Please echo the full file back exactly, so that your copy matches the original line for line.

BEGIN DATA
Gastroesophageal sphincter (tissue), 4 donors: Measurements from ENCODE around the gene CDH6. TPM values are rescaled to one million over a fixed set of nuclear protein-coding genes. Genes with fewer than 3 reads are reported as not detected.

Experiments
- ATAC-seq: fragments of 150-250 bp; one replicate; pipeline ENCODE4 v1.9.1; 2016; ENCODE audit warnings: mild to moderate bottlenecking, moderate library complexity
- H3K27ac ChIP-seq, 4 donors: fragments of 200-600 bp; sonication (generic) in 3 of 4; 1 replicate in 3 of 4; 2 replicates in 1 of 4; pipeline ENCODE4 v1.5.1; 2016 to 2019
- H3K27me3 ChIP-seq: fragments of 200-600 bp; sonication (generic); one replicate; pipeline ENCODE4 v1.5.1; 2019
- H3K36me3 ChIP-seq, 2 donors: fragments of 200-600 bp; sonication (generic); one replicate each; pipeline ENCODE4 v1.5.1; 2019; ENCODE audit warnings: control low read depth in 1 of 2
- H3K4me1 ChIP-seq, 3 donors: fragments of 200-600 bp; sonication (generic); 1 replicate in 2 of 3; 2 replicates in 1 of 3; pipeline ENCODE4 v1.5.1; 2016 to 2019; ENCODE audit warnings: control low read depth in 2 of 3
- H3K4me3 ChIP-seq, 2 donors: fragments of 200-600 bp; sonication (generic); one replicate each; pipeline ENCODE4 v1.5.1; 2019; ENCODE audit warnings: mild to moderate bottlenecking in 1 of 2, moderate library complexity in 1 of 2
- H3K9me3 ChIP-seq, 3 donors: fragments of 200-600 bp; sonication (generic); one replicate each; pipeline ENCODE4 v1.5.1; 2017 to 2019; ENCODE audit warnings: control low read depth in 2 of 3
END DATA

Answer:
Gastroesophageal sphincter (tissue), 4 donors: Measurements from ENCODE around the gene CDH6. TPM values are rescaled to one million over a fixed set of nuclear protein-coding genes. Genes with fewer than 3 reads are reported as not detected.

Experiments
- ATAC-seq: fragments of 150-250 bp; one replicate; pipeline ENCODE4 v1.9.1; 2016; ENCODE audit warnings: mild to moderate bottlenecking, moderate library complexity
- H3K27ac ChIP-seq, 4 donors: fragments of 200-600 bp; sonication (generic) in 3 of 4; 1 replicate in 3 of 4; 2 replicates in 1 of 4; pipeline ENCODE4 v1.5.1; 2016 to 2019
- H3K27me3 ChIP-seq: fragments of 200-600 bp; sonication (generic); one replicate; pipeline ENCODE4 v1.5.1; 2019
- H3K36me3 ChIP-seq, 2 donors: fragments of 200-600 bp; sonication (generic); one replicate each; pipeline ENCODE4 v1.5.1; 2019; ENCODE audit warnings: control low read depth in 1 of 2
- H3K4me1 ChIP-seq, 3 donors: fragments of 200-600 bp; sonication (generic); 1 replicate in 2 of 3; 2 replicates in 1 of 3; pipeline ENCODE4 v1.5.1; 2016 to 2019; ENCODE audit warnings: control low read depth in 2 of 3
- H3K4me3 ChIP-seq, 2 donors: fragments of 200-600 bp; sonication (generic); one replicate each; pipeline ENCODE4 v1.5.1; 2019; ENCODE audit warnings: mild to moderate bottlenecking in 1 of 2, moderate library complexity in 1 of 2
- H3K9me3 ChIP-seq, 3 donors: fragments of 200-600 bp; sonication (generic); one replicate each; pipeline ENCODE4 v1.5.1; 2017 to 2019; ENCODE audit warnings: control low read depth in 2 of 3